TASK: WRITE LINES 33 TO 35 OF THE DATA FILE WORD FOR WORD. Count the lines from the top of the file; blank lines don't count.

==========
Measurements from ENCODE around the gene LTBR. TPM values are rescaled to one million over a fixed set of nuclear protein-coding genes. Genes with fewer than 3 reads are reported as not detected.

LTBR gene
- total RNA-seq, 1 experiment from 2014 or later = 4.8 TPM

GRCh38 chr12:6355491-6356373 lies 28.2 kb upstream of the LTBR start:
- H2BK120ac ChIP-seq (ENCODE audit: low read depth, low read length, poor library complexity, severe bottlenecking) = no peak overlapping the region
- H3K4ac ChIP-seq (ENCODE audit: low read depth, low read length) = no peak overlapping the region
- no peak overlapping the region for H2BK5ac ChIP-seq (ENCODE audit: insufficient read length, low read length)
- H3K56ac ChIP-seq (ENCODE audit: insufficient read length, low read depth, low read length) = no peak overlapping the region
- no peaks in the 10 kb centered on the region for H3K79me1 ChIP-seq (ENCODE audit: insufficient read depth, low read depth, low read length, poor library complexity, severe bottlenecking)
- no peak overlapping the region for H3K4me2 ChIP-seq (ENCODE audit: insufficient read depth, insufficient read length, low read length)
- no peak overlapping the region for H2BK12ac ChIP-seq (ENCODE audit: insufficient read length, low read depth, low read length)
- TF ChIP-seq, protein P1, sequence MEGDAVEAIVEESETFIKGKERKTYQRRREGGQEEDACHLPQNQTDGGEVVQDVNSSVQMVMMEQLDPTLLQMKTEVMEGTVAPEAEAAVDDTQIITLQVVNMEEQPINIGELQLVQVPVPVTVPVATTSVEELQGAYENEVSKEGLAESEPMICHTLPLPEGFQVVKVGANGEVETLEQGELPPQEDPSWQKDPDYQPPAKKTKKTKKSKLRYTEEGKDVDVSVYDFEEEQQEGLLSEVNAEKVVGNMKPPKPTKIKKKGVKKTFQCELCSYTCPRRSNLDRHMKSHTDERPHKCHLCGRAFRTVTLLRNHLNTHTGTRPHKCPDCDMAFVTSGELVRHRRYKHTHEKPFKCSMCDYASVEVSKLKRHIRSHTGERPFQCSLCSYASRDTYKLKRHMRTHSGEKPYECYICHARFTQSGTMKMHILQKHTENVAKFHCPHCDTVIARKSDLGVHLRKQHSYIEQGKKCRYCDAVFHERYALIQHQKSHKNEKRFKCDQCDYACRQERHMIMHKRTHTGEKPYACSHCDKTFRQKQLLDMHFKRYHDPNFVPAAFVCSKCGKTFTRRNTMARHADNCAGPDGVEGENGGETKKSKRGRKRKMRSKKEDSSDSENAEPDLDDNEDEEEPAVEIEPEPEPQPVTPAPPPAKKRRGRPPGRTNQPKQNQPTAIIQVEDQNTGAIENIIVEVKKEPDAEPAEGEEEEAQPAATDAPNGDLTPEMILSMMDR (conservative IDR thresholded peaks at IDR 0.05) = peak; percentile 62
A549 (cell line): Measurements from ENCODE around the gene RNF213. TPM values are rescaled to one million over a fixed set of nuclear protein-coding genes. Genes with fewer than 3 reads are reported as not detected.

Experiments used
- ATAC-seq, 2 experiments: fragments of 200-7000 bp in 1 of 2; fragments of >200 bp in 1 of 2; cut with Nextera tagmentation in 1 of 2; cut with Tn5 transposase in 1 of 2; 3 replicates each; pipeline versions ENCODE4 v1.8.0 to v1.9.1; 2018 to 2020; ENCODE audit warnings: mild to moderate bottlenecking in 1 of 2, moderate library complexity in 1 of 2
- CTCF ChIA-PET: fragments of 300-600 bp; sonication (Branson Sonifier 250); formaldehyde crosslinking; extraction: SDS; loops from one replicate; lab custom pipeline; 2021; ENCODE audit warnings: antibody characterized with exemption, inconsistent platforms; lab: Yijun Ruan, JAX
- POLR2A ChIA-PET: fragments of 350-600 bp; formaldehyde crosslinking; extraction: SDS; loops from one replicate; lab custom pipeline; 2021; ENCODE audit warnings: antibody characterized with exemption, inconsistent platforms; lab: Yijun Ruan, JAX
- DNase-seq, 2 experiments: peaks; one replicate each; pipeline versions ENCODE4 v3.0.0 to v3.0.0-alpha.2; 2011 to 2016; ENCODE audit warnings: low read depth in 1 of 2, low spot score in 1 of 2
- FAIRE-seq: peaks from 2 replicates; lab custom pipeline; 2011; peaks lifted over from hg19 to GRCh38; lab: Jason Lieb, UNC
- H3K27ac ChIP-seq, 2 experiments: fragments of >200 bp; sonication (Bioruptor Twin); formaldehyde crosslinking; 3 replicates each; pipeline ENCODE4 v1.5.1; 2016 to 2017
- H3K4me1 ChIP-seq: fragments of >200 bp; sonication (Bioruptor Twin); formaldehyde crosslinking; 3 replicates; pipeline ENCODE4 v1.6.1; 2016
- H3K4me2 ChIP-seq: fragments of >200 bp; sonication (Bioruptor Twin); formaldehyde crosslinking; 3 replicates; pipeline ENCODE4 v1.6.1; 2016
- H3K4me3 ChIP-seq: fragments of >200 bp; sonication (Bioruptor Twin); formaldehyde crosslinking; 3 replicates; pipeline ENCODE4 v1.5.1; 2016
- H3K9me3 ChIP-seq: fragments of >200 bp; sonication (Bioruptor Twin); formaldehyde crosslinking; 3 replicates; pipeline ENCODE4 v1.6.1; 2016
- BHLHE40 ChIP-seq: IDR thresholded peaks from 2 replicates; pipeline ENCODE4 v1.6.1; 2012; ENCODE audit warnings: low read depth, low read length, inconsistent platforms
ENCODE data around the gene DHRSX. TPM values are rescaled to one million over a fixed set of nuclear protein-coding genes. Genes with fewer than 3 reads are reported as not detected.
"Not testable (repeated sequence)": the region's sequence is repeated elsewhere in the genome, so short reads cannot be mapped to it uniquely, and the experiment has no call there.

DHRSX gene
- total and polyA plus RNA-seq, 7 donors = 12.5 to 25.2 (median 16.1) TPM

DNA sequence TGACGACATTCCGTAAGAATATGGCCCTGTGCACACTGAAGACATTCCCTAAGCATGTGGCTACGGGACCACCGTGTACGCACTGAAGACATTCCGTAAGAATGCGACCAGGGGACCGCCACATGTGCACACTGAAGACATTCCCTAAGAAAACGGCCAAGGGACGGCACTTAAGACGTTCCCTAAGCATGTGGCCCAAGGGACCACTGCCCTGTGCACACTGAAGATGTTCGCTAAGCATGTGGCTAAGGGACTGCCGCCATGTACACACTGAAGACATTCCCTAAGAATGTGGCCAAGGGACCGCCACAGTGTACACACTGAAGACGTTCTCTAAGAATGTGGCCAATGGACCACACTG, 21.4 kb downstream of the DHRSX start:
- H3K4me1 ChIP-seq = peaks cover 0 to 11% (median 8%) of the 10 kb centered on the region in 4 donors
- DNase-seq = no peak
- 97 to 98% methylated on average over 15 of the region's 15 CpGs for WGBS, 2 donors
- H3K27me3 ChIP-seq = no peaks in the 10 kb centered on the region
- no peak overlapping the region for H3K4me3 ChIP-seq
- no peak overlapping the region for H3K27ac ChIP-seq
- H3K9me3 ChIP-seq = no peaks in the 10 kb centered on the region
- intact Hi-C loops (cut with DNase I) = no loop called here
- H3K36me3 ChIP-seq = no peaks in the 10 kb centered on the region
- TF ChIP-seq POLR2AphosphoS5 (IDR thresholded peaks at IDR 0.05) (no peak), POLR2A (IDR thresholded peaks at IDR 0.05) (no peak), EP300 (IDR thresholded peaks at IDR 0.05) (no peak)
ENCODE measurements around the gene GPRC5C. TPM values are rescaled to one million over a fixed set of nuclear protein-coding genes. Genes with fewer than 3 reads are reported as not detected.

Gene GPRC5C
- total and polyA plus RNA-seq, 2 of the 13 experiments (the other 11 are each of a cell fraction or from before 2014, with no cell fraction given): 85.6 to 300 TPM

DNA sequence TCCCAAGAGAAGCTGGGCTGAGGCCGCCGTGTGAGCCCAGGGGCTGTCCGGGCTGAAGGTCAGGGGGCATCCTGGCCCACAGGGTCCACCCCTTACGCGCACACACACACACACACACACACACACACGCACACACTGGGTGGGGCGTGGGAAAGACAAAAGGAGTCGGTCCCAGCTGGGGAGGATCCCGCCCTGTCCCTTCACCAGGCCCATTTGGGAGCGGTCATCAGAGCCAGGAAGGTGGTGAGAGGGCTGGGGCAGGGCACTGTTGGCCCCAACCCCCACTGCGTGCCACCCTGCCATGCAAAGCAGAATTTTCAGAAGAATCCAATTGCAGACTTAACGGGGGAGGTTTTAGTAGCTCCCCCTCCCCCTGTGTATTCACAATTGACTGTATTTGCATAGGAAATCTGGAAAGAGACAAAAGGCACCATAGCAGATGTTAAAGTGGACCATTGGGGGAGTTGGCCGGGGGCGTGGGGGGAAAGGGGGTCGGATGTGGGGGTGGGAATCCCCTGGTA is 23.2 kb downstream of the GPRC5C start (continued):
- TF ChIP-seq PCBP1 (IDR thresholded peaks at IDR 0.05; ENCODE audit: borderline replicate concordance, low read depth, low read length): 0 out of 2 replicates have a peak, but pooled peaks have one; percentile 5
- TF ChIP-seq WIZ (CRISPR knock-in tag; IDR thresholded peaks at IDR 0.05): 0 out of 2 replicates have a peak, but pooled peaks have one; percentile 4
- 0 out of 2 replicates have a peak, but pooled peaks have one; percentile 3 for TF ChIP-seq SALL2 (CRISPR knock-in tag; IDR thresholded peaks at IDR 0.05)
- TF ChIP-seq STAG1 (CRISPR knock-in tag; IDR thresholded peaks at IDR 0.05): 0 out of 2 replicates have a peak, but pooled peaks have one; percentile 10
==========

- 97 to 98% methylated on average over 15 of the region's 15 CpGs for WGBS, 2 donors
- H3K27me3 ChIP-seq = no peaks in the 10 kb centered on the region
- no peak overlapping the region for H3K4me3 ChIP-seq